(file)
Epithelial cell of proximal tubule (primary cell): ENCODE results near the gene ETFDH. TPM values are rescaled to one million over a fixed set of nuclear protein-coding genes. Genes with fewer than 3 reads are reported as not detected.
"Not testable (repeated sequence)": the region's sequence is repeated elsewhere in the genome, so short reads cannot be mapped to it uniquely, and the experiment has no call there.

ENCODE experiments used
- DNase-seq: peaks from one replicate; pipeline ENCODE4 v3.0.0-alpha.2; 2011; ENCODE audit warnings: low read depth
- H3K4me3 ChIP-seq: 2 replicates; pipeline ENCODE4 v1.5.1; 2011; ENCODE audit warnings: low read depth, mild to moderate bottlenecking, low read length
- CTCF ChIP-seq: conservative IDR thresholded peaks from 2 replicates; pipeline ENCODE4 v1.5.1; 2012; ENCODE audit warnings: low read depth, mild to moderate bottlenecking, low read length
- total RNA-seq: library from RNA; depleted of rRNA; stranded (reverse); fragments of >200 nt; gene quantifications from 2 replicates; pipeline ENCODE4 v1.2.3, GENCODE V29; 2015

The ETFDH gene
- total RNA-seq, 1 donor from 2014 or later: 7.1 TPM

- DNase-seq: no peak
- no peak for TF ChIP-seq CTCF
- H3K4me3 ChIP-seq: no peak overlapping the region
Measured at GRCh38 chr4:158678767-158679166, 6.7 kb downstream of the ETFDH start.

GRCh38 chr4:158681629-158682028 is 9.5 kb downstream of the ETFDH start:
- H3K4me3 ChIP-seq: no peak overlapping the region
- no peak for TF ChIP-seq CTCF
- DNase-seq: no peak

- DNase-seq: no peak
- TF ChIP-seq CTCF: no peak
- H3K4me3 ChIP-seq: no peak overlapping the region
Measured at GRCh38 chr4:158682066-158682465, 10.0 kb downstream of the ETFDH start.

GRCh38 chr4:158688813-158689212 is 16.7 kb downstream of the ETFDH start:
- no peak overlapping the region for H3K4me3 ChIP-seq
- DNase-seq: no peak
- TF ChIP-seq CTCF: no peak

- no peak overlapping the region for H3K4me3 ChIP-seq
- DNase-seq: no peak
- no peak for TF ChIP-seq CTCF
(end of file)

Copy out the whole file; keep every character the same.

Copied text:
Epithelial cell of proximal tubule (primary cell): ENCODE results near the gene ETFDH. TPM values are rescaled to one million over a fixed set of nuclear protein-coding genes. Genes with fewer than 3 reads are reported as not detected.
"Not testable (repeated sequence)": the region's sequence is repeated elsewhere in the genome, so short reads cannot be mapped to it uniquely, and the experiment has no call there.

ENCODE experiments used
- DNase-seq: peaks from one replicate; pipeline ENCODE4 v3.0.0-alpha.2; 2011; ENCODE audit warnings: low read depth
- H3K4me3 ChIP-seq: 2 replicates; pipeline ENCODE4 v1.5.1; 2011; ENCODE audit warnings: low read depth, mild to moderate bottlenecking, low read length
- CTCF ChIP-seq: conservative IDR thresholded peaks from 2 replicates; pipeline ENCODE4 v1.5.1; 2012; ENCODE audit warnings: low read depth, mild to moderate bottlenecking, low read length
- total RNA-seq: library from RNA; depleted of rRNA; stranded (reverse); fragments of >200 nt; gene quantifications from 2 replicates; pipeline ENCODE4 v1.2.3, GENCODE V29; 2015

The ETFDH gene
- total RNA-seq, 1 donor from 2014 or later: 7.1 TPM

- DNase-seq: no peak
- no peak for TF ChIP-seq CTCF
- H3K4me3 ChIP-seq: no peak overlapping the region
Measured at GRCh38 chr4:158678767-158679166, 6.7 kb downstream of the ETFDH start.

GRCh38 chr4:158681629-158682028 is 9.5 kb downstream of the ETFDH start:
- H3K4me3 ChIP-seq: no peak overlapping the region
- no peak for TF ChIP-seq CTCF
- DNase-seq: no peak

- DNase-seq: no peak
- TF ChIP-seq CTCF: no peak
- H3K4me3 ChIP-seq: no peak overlapping the region
Measured at GRCh38 chr4:158682066-158682465, 10.0 kb downstream of the ETFDH start.

GRCh38 chr4:158688813-158689212 is 16.7 kb downstream of the ETFDH start:
- no peak overlapping the region for H3K4me3 ChIP-seq
- DNase-seq: no peak
- TF ChIP-seq CTCF: no peak

- no peak overlapping the region for H3K4me3 ChIP-seq
- DNase-seq: no peak
- no peak for TF ChIP-seq CTCF